U.S. Senate moves ahead with sweeping effort to counter China
WASHINGTON (Reuters) - The U.S. Senate Foreign Relations Committee has scheduled a meeting on April 14 to consider major bipartisan legislation to boost the country's ability to push back against China's expanding global influence, Senate sources said on Thursday.
The draft measure, seen by Reuters and titled the Strategic Competition Act of 2021, mandates diplomatic and strategic initiatives to counteract Beijing, reflecting hard-line sentiment on dealings with China from both Democrats and Republicans in Congress.
The bill is intended to address economic competition with China, but also humanitarian and democratic values, such as imposing sanctions over the treatment of the minority Muslim Uighurs and supporting democracy in Hong Kong.
It stressed the need to "prioritize the military investments necessary to achieve United States political objectives in the Indo-Pacific." It called for spending to do so, saying Congress must ensure the federal budget is "properly aligned" with the strategic imperative to compete with China.
It would expand the scope of the Committee on Foreign Investment in the United States (CFIUS), which scrutinizes financial transactions for potential national security risks. However, like many provisions of the bill, this clause could be changed as it moves through the committee and full Senate.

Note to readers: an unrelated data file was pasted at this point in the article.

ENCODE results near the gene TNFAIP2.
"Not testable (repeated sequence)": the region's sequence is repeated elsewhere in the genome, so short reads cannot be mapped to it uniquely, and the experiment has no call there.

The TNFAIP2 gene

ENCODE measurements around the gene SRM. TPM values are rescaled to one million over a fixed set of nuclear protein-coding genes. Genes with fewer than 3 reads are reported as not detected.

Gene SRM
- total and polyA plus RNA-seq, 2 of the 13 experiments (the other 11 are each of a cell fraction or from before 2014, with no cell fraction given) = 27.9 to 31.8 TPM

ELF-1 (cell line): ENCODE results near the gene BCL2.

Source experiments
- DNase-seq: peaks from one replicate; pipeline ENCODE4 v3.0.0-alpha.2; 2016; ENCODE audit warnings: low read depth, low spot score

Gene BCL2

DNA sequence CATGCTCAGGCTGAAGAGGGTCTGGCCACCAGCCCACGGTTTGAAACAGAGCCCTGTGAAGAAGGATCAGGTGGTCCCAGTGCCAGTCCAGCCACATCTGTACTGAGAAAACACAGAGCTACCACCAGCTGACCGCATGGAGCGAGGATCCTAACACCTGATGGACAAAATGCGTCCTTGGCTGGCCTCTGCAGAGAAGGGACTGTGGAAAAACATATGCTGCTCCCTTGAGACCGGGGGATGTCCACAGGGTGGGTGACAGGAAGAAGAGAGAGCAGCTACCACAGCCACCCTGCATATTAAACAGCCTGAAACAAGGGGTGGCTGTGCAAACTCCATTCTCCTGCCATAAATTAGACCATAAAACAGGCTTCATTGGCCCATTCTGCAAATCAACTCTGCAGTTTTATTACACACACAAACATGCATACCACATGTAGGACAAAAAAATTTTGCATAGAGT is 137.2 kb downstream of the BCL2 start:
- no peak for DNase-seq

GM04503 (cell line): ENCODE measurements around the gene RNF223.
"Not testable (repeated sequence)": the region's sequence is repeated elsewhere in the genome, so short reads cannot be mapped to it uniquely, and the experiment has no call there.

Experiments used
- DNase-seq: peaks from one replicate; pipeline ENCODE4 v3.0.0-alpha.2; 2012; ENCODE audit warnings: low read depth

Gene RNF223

The draft legislation calls for an enhanced partnership with Taiwan, calling the democratic self-governed island "a vital part of the United States Indo-Pacific strategy" and saying there should be no restrictions on U.S. officials' interaction with Taiwanese counterparts. China considers Taiwan a breakaway province.
The bill also says Washington must encourage allies to do more about Beijing's "aggressive and assertive behavior." And it calls on every federal department and agency to designate a senior official to coordinate policies with respect to strategic competition with China.
"The United States must ensure that all Federal departments and agencies are organized to reflect the fact that strategic competition with the PRC is the United States top foreign policy priority," the draft said, using the acronym for the People's Republic of China.
Another clause would limit assistance to countries hosting Chinese military installations, saying Beijing uses its so-called Belt and Road Initiative to advance its security interests and facilitate greater military access.
Introduced by Senators Bob Menendez, the committee's Democratic chairman, and Jim Risch, its ranking Republican, the draft bill was released to committee members overnight to allow a markup, a meeting during which the panel will discuss amendments and vote, in a week.
The measure is Foreign Relations' contribution to a fast-track effort in the Senate announced in February by Democratic Senate Majority Leader Chuck Schumer to pass legislation to counter China.
"Congress is extremely focused on the various challenges that China poses to American interests and is trying to develop effective responses that are within its purview," said Center for Strategic and International Studies Asia expert Bonnie Glaser.
The Senate Commerce Committee will hold a hearing on April 14 on its bipartisan measure, titled the Endless Frontier Act, to bolster the U.S. semiconductor industry.
(Reporting by David Brunnstrom and Patricia Zengerle; Editing by Toby Chopra, Jonathan Oatis and David Gregorio)
© Copyright Reuters Ltd. All rights reserved. The information contained in this news report may not be published, broadcast or otherwise distributed without the prior written authority of Reuters Ltd.